Hidden Value: Can a $34b Red Hat Help IBM Transform the Cloud?–Futurum Tech Podcast Episode 017
by Olivier Blanchard | November 2, 2018

On this edition of FTP, the Futurum Tech Podcast, we tear apart IBM’s acquisition of RedHat as they look to become a different type of cloud company. Plus Apple’s big mini event, the security risk of application extensions, Google versus Apple maps, Facebook’s failure to promote political transparency and 45 minutes of much, much more.

Our Main Dive

IBM has taken the next step in its ongoing transformation with the $34 billion acquisition of Linux, JBoss, and OpenShift provider Red Hat. With a long history of working together, there is no doubt about the synergy. But can this really boost IBM’s status as a true cloud provider (and the go-to team for hybrid cloud migrations)?

Our Fast Five

We dig into this week’s interesting and noteworthy news:

  • Earnings from Apple and Spotify
  • Browser extensions that steal user data
  • Apple’s new iPad, Mini, and MacBook offerings
  • Cyber thieves love Microsoft Office
  • Apple Maps tops Google Maps (sort of)

Tech Bites

Facebook’s attempt to vet political advertisers falls short. Completely short.

Crystal Ball: Future-um Predictions and Guesses

takes a look into the realistic chances of the US government forcing social giants like Facebook, Google, Twitter, and YouTube to fix the #fakenews issue.


Olivier Blanchard: Welcome to this week’s edition of FTP, Futurum Tech Podcast. I’m Olivier Blanchard, Senior Analyst with Futurum Research. And joining me today are my cohosts and colleagues, Dan Newman and Fred McClimans. We are all reunited at last. How are you guys doing today?

Fred McClimans: Doing fine.

Daniel Newman: Well the busy schedule, traveling around the world. All good stuff, but lots and lots happening this week. So I won’t hold any more up here, Olivier, let’s jump in.

Olivier Blanchard: All right, cool. So we’re going to start today’s show with the future of IBM and RedHat. Then we’ll share some of our favorite tech news stories of the week in our Fast Five segment. Followed by Tech Bytes, in which we highlight one of the biggest tech-related fails of the week, there’s usually more than one. And we will end the show with our crystal ball. Before we begin, as always, it goes without saying that this show is intended for informational purposes only and no advice or insights provided here today should be taken as investment advice. All right, guys, let’s begin with our main topic, IBM and RedHat. So something happened this week while I was gone. Dan, why don’t you get us started and let us know what’s going on between IBM and RedHat?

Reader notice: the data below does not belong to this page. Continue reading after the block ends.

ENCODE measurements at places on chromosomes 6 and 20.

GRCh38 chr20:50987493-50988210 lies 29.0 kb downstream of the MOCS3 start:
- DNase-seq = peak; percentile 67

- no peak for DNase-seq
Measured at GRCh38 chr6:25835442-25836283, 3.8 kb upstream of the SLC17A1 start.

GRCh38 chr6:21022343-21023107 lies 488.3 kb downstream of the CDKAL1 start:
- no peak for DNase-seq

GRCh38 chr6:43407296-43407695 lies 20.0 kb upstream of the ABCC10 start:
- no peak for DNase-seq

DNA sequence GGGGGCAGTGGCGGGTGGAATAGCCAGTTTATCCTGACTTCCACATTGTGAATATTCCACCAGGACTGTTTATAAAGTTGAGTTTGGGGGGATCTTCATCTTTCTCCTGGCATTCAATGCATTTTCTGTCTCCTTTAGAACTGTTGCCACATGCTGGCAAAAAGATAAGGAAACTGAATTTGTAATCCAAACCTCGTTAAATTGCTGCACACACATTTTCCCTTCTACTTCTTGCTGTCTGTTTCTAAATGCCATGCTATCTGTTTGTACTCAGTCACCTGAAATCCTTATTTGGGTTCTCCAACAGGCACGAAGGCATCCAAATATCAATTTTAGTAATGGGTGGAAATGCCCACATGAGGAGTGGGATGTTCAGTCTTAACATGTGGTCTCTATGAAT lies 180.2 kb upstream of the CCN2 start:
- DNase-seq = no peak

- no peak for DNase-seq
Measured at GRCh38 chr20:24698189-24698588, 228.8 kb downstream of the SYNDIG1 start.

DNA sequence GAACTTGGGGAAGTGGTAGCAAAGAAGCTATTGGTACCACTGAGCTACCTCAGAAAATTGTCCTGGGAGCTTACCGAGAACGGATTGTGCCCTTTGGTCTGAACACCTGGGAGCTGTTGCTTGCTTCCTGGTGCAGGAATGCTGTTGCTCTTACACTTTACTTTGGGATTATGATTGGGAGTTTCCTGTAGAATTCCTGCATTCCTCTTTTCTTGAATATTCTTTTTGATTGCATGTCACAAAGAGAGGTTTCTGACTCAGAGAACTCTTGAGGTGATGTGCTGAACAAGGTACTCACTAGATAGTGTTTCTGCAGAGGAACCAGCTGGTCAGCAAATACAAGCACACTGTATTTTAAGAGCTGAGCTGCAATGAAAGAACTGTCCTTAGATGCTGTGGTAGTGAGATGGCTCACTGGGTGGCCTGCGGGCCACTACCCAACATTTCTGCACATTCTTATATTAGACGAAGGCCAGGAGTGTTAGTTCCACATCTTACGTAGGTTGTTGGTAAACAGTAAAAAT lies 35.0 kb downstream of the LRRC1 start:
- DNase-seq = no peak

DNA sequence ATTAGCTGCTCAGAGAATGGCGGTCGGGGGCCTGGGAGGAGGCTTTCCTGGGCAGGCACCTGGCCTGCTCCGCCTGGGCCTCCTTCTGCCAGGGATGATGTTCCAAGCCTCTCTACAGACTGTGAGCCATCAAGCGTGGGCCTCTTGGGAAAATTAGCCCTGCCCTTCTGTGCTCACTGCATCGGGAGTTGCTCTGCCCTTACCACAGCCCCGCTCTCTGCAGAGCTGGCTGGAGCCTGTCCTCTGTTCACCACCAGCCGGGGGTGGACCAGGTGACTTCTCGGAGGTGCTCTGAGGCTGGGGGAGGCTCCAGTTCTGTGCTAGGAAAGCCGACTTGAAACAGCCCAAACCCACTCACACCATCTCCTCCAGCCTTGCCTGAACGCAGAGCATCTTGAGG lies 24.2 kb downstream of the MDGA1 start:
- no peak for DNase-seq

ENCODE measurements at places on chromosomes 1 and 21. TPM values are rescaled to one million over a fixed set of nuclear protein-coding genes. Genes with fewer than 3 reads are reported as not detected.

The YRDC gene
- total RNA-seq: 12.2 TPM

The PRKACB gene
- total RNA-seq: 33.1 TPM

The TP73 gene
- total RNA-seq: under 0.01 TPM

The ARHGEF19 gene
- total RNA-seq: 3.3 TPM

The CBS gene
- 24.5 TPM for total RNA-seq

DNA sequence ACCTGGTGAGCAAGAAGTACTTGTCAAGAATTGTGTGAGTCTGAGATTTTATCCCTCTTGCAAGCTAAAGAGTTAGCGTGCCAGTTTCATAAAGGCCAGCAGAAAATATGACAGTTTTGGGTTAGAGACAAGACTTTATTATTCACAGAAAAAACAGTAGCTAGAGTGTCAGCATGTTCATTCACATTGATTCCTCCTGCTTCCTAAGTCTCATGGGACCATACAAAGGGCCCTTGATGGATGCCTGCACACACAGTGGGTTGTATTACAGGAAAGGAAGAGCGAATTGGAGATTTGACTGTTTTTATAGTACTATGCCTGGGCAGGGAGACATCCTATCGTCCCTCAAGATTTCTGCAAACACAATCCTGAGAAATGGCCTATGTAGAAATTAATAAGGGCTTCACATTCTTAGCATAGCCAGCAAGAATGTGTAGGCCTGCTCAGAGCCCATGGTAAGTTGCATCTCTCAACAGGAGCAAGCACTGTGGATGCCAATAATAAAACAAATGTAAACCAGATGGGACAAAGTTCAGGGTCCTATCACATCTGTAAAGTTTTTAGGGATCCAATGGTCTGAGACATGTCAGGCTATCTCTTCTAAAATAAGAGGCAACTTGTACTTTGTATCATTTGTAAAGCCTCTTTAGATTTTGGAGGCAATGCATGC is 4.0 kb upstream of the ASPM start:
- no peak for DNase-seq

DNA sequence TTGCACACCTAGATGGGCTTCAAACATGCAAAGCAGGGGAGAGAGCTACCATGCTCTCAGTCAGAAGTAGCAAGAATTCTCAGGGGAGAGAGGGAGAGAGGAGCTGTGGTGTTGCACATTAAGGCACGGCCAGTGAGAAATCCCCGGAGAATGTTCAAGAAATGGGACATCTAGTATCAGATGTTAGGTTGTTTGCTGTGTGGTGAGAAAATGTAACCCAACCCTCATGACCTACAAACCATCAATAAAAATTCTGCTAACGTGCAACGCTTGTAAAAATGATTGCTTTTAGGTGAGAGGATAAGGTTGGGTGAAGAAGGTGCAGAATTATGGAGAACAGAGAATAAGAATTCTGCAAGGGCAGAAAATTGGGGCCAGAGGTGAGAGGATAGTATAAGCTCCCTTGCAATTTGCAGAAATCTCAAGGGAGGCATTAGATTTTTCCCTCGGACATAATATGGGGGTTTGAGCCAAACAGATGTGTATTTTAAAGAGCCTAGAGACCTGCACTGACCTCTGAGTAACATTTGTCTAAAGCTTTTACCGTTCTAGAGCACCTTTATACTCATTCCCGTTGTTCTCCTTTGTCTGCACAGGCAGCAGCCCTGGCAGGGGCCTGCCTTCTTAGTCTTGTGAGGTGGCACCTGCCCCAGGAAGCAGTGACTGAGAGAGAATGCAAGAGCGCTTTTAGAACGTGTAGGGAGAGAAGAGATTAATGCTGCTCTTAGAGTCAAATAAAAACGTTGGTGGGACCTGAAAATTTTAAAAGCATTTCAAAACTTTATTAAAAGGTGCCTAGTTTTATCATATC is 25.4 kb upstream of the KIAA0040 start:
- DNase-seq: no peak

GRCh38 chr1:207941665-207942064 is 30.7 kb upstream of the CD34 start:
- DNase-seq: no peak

Daniel Newman: In not only the largest open source deal but the largest software deal ever, IBM has made a commitment to purchase RedHat for 34 billion dollars. Now I’ve seen the figure of 33, but I think the actual figure is 34 billion. And this is just a massive move by IBM. So lagging behind the big boys of Azure and AWS in the public cloud space, kind of just since their acquisition of SoftLayer a few years ago. Kind of just floundering in this cloud space. Nobody really knew what IBM is, was and where they were going. Watson’s been their big story. And Watson’s a really cool marketing headline, but it hasn’t really been driving revenue. And, in fact, if you look under the covers of IBM for the past couple of years one of their highest-performing segments has been their mainframe business and their LinuxONE businesses.